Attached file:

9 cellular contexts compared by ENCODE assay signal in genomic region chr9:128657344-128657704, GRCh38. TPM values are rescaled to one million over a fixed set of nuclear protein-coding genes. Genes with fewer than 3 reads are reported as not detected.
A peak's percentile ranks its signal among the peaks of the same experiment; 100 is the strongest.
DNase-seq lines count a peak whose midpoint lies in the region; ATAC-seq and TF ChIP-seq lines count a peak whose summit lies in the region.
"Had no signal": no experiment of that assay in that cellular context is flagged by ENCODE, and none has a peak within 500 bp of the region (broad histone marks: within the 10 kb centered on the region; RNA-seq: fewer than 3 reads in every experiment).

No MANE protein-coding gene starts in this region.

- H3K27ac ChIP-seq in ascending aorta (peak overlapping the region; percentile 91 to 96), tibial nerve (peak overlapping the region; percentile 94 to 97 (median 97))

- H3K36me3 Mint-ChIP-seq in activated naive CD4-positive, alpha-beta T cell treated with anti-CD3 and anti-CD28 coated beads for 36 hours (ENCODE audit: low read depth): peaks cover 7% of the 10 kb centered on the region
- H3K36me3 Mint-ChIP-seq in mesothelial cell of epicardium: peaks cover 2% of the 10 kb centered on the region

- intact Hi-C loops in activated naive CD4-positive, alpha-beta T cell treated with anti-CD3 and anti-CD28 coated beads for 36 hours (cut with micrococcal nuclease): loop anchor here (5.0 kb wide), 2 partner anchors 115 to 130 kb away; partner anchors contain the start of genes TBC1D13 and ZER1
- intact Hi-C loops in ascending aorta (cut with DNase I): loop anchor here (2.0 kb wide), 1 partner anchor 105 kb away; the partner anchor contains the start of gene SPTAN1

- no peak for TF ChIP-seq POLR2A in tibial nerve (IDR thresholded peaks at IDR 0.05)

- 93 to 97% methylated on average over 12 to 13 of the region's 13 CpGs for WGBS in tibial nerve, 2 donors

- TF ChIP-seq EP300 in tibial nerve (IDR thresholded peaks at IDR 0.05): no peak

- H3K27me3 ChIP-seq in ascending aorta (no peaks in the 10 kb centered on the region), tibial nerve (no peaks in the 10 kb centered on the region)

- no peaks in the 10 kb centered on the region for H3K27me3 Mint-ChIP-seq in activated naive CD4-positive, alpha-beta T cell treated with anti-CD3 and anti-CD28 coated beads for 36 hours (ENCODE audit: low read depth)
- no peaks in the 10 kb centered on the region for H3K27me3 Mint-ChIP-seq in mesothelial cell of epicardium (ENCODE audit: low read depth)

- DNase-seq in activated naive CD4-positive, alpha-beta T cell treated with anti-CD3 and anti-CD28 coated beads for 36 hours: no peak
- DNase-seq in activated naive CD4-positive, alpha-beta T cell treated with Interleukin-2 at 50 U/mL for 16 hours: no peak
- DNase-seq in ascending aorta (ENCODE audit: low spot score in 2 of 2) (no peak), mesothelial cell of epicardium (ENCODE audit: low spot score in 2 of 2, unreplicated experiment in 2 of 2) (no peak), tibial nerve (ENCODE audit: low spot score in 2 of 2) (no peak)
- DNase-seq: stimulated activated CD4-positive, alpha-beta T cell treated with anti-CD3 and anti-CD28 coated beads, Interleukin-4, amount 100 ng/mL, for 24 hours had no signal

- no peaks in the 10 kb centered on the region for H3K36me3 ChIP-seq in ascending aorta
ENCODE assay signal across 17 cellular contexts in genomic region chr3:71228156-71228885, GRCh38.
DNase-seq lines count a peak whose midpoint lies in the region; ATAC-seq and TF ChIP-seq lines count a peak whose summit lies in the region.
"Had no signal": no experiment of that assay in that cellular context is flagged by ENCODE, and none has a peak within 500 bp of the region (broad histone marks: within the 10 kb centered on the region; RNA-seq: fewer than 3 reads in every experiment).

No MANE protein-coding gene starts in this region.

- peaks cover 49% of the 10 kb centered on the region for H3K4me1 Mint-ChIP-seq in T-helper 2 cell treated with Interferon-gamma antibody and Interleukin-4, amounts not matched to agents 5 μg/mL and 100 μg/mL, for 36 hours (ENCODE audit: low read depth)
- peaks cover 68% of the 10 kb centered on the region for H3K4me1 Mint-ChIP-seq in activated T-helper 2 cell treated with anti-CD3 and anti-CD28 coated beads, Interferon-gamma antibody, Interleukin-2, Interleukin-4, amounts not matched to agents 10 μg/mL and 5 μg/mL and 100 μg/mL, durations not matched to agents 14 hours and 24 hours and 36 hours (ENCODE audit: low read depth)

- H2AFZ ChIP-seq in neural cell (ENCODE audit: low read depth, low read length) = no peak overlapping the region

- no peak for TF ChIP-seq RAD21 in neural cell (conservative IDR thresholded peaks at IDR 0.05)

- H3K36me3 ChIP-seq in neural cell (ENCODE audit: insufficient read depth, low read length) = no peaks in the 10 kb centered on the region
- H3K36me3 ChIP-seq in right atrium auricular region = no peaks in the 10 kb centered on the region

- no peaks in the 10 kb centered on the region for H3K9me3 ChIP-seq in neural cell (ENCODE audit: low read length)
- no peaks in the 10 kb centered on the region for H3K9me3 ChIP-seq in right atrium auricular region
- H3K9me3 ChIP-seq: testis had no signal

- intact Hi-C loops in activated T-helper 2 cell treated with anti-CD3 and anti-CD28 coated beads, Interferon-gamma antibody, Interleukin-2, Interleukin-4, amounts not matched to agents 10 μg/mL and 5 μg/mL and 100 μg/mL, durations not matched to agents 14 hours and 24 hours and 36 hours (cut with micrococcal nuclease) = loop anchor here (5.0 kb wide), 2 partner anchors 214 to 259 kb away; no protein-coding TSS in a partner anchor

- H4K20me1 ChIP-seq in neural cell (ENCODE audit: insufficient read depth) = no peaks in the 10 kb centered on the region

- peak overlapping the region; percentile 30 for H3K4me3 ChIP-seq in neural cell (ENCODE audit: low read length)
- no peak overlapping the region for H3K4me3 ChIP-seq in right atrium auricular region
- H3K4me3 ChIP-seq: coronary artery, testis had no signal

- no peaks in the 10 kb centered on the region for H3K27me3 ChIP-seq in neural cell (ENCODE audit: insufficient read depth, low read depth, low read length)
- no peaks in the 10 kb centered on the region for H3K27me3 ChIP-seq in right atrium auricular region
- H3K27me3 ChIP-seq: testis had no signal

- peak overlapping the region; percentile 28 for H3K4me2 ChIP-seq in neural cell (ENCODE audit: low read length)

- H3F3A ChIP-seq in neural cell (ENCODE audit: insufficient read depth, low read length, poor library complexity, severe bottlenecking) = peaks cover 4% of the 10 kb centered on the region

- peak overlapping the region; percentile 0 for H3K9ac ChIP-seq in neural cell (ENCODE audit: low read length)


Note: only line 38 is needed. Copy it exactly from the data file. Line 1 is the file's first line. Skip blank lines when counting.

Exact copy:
- no peak overlapping the region for H3K4me3 ChIP-seq in right atrium auricular region